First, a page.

Entries in liquidity (4)


Q2 2015 Commentary: the pruning knife vs two issues

Updated on Saturday, July 18, 2015 at 11:27AM by Registered Commenterhb

Updated on Monday, July 20, 2015 at 02:53PM by Registered Commenterhb

Our market outlook is simple. Nothing will happen between now and November 8, 2016, that is, nothing particularly good. Anticipate no reform of policy or regulations...  tax, fiscal, monetary, environmental, energy, labor, or educational matters. We may see futile, symbolic, political gestures, and we will most certainly see Obama launch a last wave of initiatives, mostly by Presidential fiat, and some will likely be materially destructive. A cynic might argue Republicans have incentive to let them roll, to sit and watch the rubble in advance of the elections. But who among us would be a cynic?

Meanwhile the big economic picture remains the same. Our national problems remain unsolved, and so they compound, become more deeply embedded, more complex & costly to remedy.

Click to read more ...


Observations on foreign bank liquidity

Today's WJS  advises that

For the past three months, European banks have been largely unable to sell debt at affordable prices to investors, who are wary of the banks' vulnerability to risky euro-zone government bonds and other loans.

At $34 billion, the amount of senior unsecured debt issued by the Continent's financial institutions this quarter is on track to be the smallest of any quarter in more than a decade, according to data provider Dealogic. - Europe's Banks Face New Funding Squeeze

Let's see ... from more than $250 billion in QI and QII in 2009 to $34 billion.

We looked at the short end of the curve and see that the foreign financials have racked up a 28% decline in outstandings since the peak in June (see the big red arrow below).

Bloomberg reports

The eight biggest U.S. money-market funds reduced their investments in French banks by 46 percent to $42 billion in the past 12 months, data compiled by Bloomberg and published Sept. 9 in the Bloomberg Risk newsletter shows.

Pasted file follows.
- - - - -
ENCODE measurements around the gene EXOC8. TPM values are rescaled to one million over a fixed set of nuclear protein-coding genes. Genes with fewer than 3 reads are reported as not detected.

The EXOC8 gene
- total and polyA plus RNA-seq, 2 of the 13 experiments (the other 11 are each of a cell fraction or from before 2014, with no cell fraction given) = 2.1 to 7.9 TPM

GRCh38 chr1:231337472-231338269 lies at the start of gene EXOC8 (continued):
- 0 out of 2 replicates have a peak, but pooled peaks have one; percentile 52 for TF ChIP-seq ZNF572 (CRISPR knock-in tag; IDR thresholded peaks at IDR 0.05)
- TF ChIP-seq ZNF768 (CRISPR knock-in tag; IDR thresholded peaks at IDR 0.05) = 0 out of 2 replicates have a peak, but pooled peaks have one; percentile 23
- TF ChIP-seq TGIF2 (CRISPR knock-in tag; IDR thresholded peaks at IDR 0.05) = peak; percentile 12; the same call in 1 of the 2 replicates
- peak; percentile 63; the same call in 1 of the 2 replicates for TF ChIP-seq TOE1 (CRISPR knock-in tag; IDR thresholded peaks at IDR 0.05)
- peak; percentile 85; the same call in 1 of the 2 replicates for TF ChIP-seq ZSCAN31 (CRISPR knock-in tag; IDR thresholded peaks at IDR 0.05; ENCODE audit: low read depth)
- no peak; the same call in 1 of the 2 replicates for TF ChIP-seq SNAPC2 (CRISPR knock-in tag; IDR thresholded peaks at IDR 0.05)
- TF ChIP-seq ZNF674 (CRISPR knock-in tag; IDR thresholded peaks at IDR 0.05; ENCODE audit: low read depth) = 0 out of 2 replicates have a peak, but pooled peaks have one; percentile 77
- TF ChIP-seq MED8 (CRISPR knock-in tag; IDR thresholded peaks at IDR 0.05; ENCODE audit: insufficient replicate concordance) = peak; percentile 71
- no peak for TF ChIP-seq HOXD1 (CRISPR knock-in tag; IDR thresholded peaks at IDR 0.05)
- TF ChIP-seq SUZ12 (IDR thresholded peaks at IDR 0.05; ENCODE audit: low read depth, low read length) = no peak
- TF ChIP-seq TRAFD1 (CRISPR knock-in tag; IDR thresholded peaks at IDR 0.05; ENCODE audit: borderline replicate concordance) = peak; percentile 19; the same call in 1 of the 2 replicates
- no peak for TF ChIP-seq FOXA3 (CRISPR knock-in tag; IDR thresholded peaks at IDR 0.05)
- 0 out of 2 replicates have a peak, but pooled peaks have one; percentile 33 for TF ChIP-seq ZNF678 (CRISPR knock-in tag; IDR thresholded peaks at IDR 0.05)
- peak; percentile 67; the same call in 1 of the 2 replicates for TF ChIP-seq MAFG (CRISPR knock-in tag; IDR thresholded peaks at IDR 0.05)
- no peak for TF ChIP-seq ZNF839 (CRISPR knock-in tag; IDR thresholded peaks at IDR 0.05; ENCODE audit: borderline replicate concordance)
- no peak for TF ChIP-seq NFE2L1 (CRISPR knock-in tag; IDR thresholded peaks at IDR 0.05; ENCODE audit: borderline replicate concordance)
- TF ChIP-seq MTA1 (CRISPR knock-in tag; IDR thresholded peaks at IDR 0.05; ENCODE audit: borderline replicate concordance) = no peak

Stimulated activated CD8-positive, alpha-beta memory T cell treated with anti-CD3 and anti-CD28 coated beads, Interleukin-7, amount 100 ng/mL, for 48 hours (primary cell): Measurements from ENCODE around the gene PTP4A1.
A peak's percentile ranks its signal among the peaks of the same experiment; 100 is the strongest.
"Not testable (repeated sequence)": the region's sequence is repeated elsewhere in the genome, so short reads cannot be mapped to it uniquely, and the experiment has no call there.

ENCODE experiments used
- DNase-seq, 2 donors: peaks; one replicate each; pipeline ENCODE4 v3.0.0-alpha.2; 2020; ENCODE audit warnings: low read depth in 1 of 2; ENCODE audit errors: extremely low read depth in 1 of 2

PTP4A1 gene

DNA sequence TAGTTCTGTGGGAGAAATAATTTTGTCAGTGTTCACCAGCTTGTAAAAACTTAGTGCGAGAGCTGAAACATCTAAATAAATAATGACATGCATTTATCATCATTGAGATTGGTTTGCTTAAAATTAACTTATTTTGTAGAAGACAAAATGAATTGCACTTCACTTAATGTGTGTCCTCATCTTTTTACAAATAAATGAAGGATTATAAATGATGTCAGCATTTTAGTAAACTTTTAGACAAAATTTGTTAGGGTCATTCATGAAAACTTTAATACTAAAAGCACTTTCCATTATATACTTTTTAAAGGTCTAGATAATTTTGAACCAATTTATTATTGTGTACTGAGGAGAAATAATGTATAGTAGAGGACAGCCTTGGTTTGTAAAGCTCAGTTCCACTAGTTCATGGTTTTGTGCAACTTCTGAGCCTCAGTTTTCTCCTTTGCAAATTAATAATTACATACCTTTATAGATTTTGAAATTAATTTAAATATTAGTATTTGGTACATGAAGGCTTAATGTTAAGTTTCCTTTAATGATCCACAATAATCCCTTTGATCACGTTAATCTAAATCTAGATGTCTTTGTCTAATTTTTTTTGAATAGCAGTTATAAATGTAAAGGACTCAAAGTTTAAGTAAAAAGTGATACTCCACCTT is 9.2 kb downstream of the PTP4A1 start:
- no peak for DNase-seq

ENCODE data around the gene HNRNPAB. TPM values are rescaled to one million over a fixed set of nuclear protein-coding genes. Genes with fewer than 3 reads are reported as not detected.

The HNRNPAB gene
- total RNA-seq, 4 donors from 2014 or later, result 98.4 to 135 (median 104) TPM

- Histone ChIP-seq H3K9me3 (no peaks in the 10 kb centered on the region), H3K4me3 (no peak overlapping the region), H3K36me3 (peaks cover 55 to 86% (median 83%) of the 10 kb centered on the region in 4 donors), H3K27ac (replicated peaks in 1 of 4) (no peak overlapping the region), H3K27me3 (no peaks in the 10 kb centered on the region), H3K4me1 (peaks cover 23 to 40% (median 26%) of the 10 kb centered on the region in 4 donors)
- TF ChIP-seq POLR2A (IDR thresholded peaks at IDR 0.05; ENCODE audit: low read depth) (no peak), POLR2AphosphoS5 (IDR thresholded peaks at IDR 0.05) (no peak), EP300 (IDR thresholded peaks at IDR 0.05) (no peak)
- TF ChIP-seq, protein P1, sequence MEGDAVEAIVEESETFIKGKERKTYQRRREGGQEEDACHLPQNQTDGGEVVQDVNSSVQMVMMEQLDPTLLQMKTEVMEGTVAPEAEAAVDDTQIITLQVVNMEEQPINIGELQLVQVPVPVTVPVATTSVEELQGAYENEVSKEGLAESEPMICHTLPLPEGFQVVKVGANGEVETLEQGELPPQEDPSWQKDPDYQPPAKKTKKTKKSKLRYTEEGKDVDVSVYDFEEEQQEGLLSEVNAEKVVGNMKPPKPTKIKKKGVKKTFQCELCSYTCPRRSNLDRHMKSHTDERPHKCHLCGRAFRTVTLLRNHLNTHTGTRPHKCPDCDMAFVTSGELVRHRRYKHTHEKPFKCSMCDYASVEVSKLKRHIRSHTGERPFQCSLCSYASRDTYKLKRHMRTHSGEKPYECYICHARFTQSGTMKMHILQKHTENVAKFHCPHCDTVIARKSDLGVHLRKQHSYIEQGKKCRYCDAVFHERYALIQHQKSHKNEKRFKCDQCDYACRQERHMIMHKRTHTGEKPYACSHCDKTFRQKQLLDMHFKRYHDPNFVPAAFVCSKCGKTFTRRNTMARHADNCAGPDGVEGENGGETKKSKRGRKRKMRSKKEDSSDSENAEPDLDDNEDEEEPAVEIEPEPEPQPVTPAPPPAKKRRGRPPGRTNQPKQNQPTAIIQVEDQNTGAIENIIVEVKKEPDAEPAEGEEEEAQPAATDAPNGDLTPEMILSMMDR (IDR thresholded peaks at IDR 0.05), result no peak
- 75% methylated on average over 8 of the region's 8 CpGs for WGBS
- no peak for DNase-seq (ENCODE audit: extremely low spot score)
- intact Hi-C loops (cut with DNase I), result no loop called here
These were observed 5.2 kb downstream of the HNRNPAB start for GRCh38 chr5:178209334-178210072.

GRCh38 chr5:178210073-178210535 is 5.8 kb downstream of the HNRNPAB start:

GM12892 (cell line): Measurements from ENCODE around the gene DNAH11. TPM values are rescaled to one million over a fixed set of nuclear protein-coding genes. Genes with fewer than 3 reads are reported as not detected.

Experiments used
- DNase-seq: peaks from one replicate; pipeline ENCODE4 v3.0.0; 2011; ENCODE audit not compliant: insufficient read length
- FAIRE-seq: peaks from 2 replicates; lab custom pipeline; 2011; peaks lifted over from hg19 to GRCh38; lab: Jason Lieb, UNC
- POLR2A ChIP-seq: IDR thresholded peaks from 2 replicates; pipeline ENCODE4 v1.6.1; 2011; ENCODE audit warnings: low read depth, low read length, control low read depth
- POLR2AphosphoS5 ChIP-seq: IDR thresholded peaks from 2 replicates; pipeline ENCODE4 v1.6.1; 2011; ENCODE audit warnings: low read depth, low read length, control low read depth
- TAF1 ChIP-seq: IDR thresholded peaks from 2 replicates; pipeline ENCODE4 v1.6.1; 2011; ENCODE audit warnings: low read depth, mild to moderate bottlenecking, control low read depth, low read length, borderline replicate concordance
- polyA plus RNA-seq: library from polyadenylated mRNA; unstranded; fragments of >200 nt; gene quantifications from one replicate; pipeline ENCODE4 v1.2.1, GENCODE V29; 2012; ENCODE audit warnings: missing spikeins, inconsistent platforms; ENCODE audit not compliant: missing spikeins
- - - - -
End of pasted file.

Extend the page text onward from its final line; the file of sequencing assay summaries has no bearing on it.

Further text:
This is particularly precarious for banks, given that liquidity pressures over year end can be stressful even in good years. Saavy liquidity managers are starting now to fund through year end, but there is, evidently, a substantially declining bid for even the shortest of foreign financial paper in our domestic markets.

Where does it go? The Euro commercial paper market is simply too small and, oops, low-to-no bid there anyway.

Below we present outstandings of various segments of the US commercial paper market:

This is the US$ funding crisis everyone's been anticipating. Last we heard France was trading around 1.96% for 5 year credit default swaps, and Italy about 5.03%, so its not clear that sovereign support for the banks will bring much to the party. The Germans need to play.

If there is some good news it is to be found in the blue & green: there is a growing supply and demand for non financial domestic commercial paper. It's good to see some credit creation, however modest and the financial outstandings seem, well, sideways is good enough.


The ECB thing

The inquiry:

This is what I've gotten so far... let me know if this makes sense. 

The gist is that the central banks of the world, implored no doubt by the ECB, intend to create programs to allow banks cheaper access to short term USD funding.  The ECB already does this but will now extend the duration of their loans.  One of the concerns the ECB is juggling has been the pending liquidity crunch in Eurobanks holding a ton of bad Sov. paper.  These banks haven't been able to access repo funding markets at rates that weren't damaging their already fragile capital levels (leverage was so 2007... right?... right?... oh...) so the central banks of the developed world have essentially colluded to provide funding at rates and durations at which the free capital markets would not provide.  I am not clear on the time frames here...

WWB response:

The ECB does not have enough liquidity or capital to replace the US$ liquidity lost by the euro banks… that to include the Euro and US repo markets; the ECD markets; the ECP markets; and the USCP markets (probably not available for euro banks now I suspect (hit CP GO for a look) or if it is it won’t be next week). One questions whether the ECB + Germany + France + Othereuro + [limited?] US support is adequate.